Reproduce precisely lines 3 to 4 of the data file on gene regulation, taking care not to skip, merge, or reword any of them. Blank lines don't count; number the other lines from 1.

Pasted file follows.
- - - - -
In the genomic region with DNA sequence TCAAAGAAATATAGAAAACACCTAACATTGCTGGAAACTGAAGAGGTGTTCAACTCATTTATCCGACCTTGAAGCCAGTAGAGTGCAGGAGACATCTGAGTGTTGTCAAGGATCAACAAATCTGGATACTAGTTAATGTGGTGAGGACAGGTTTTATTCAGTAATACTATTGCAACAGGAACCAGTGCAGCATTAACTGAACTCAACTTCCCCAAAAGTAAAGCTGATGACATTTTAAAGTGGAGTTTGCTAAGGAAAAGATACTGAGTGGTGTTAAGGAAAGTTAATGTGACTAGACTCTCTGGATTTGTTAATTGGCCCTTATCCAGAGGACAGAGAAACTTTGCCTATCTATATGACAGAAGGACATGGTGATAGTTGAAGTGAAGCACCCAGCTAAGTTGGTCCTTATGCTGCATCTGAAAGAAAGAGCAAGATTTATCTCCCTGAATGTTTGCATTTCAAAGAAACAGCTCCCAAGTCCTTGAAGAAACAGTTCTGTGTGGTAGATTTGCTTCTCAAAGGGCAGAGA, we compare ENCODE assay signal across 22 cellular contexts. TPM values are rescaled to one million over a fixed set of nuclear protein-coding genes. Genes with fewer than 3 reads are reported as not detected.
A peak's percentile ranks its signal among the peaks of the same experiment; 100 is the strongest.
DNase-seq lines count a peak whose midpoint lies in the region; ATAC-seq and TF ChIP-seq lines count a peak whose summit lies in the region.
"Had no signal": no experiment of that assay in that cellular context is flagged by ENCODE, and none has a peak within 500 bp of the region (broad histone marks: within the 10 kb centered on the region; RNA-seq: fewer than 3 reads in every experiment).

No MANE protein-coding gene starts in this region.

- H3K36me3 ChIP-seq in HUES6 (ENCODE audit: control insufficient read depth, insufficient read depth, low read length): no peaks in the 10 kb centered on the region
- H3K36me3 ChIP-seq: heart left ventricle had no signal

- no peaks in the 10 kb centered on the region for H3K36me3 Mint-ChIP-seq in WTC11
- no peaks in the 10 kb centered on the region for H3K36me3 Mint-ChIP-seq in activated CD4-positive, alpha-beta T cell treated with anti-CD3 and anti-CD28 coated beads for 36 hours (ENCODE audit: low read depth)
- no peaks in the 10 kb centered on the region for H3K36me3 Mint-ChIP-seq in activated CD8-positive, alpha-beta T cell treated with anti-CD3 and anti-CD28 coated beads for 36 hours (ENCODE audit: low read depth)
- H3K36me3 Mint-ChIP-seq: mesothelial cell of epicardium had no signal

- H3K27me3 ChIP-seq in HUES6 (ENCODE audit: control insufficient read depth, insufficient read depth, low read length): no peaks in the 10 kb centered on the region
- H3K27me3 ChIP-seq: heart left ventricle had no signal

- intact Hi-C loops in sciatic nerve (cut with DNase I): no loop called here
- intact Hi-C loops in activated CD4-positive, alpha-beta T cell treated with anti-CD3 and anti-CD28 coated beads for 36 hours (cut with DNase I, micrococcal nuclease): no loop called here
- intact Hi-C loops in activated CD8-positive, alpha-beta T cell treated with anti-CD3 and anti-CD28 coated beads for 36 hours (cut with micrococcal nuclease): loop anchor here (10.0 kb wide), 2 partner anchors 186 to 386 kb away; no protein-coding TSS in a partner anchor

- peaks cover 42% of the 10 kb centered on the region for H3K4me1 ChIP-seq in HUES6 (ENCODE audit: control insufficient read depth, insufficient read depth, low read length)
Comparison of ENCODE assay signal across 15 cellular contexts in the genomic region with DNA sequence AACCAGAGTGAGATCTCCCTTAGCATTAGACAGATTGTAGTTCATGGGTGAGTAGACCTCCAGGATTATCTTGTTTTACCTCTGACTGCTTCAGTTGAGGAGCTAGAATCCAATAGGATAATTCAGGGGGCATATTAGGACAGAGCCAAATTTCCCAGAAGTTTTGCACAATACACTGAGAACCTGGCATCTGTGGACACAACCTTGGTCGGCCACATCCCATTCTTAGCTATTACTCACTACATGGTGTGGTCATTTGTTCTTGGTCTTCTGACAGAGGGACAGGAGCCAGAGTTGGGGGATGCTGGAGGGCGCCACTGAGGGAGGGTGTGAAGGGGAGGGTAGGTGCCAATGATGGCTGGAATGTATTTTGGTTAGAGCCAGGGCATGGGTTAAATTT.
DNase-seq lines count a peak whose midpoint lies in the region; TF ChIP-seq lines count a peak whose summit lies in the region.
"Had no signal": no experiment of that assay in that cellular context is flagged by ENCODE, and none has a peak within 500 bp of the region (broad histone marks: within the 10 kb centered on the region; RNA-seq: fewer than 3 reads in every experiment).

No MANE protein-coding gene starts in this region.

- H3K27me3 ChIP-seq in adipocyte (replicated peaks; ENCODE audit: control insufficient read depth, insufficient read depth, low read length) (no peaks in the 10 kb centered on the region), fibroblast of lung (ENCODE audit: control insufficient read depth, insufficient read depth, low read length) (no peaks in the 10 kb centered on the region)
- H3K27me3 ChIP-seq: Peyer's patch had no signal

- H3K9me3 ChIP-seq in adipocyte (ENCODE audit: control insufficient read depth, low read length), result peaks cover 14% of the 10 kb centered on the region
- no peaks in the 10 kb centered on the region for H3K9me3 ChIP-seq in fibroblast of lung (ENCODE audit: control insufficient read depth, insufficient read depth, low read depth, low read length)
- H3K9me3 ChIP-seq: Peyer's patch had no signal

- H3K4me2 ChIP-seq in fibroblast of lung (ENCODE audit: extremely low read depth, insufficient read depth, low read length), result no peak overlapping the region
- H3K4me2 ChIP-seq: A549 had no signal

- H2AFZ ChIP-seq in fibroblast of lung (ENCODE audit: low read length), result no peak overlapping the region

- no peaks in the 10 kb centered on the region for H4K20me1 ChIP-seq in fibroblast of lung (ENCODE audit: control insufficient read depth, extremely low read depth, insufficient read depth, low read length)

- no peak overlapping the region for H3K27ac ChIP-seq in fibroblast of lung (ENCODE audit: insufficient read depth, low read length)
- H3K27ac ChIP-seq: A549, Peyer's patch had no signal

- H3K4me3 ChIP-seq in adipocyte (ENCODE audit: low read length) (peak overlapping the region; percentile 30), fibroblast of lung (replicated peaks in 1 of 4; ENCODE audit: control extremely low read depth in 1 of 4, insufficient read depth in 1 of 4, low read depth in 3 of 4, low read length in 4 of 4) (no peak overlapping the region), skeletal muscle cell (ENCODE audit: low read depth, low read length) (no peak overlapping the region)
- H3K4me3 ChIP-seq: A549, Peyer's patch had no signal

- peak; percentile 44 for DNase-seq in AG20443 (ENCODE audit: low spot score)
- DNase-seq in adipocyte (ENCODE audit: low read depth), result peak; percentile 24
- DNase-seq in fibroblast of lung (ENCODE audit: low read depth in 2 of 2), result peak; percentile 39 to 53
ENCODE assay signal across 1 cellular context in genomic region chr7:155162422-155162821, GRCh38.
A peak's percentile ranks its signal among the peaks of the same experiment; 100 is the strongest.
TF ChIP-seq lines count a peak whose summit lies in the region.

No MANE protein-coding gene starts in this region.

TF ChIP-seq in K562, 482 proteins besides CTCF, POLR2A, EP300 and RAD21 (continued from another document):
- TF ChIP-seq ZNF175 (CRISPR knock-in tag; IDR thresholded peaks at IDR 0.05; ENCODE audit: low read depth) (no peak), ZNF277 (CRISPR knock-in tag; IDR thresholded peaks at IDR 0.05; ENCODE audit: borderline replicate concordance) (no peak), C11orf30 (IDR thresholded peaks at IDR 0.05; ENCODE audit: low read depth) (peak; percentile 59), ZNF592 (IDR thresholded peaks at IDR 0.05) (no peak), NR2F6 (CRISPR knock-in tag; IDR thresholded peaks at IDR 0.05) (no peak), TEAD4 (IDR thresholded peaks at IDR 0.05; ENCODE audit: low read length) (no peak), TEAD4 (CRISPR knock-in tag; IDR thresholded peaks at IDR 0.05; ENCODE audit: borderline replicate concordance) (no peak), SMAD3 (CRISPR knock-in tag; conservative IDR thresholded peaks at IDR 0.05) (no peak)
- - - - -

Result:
DNase-seq lines count a peak whose midpoint lies in the region; ATAC-seq and TF ChIP-seq lines count a peak whose summit lies in the region.
"Had no signal": no experiment of that assay in that cellular context is flagged by ENCODE, and none has a peak within 500 bp of the region (broad histone marks: within the 10 kb centered on the region; RNA-seq: fewer than 3 reads in every experiment).